Importance of Equid Evolution: New Evidence
Earlier Date Suggested for Horse Domestication
New York Times
By JOHN NOBLE WILFORD
Published: March 5, 2009
It is a long way from Kazakhstan to Kentucky, but the journey to the Derby may have started among a pastoral people on the Kazakh steppes who appear to have been the first to domesticate, bridle and perhaps ride horses — around 3500 B.C., a millennium earlier than previously thought.
Archaeologists say the discovery may revise thinking about the development of some preagricultural Eurasian societies and put an earlier date to their dispersal into Europe and elsewhere. These migrations are believed to have been associated with horse domestication and the spread of Indo-European languages.
At the least, on the first Saturday in May the winning thoroughbred should perhaps be toasted not with a julep but a taste of koumiss, the fermented mare’s milk favored by equestrians in Central Asia. It is an acquired taste, so keep bourbon at the ready.
Evidence for the earlier date for equine domestication is described Friday in the journal Science by an international team of archaeologists. The report’s lead author is Alan K. Outram of the University of Exeter in England.
The archaeologists wrote of uncovering ample horse bones and artifacts from which they derived “three independent lines of evidence demonstrating domestication” of horses by the semi-sedentary Botai culture, which occupied sites in northern Kazakhstan for six centuries, beginning around 3600 B.C.
The shape and size of the skeletons from four sites was analyzed and compared with bones of wild horses in the region from the same time, with domestic horses from centuries later in the Bronze Age and with Mongolian domestic horses. The researchers said the Botai animals were “appreciably more slender” than robust wild horses and more similar to domestic horses.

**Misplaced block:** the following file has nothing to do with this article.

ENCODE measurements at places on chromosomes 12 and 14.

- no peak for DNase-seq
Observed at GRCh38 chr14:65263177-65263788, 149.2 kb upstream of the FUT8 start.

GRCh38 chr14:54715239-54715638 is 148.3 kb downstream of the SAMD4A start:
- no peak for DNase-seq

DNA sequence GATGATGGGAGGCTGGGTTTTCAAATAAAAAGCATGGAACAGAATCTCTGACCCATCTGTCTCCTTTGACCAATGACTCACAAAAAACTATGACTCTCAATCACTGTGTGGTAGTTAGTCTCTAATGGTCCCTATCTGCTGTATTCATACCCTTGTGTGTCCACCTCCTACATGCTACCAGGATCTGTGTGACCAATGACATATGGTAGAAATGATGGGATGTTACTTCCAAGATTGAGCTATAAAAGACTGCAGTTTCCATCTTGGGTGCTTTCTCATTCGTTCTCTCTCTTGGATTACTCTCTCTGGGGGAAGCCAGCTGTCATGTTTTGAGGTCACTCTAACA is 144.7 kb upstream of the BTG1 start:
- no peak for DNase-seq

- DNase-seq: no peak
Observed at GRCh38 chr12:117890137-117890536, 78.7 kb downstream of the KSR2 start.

Dr. Outram said in an interview that it was not clear from the research if the breeding of the tamed Botai horses had by then led to the origin of a genetically distinct new species. But their physical attributes were strikingly different, he added, and this made the animals more useful to the people as meat, sources of milk and beasts of burden and locomotion.
The second pieces of evidence were the marks on the horses’ teeth and damage to skeletal tissue in the mouths. The researchers said this was caused by the wearing of mouthpieces, bits, inserted for harnessing with a bridle or similar restraint to control working animals.
Other archaeologists, digging at other sites, have detected similar traces of what they said was bit wear, but this has been disputed as support for domestication. Dr. Outram said that some of the damage to the Botai teeth and jawbones could have been caused only by bit wear.
Botai pottery yielded the third strand of evidence. Embedded in the clay pots were residues of carcass fat and fatty acids that “very likely” came from mare’s milk, the researchers said. This “confirms that at least some of the mares of Botai were domesticated,” they concluded.
Just when and where domestication of horses first occurred has long puzzled archaeologists. Most of their investigations have concentrated on the steppes of Ukraine, Russia and Kazakhstan, where wild horses were abundant for thousands of years, and burials included the skeletons of prized stallions and early chariots.
In his authoritative book, “The Horse, the Wheel and Languages,” David W. Anthony, an archaeologist at Hartwick College in Oneonta, N.Y., said in 2007 that some of the best evidence put the beginning of horse domestication in the region around 2500 B.C. He could not be reached for comment on the new findings.
Earlier excavations at Botai sites, conducted by Victor Zaibert of Kokshetau University in Kazakhstan, uncovered piles of horse bones and settlement remains of a people who hunted and herded wild horses for their meat. Dr. Zaibert and Sandra Olsen of the Carnegie Museum of Natural History in Pittsburgh also found traces of bit wear that first raised the possibility that some Botai horses had been harnessed for work and riding.
Both Dr. Zaibert and Dr. Olsen are members of the current excavation team that may have fixed the early time and place for the beginning of the horse-human relationship — a relationship that, as Dr. Outram said, has had “immense social and economic significance, advancing communications, transport, food production and warfare.”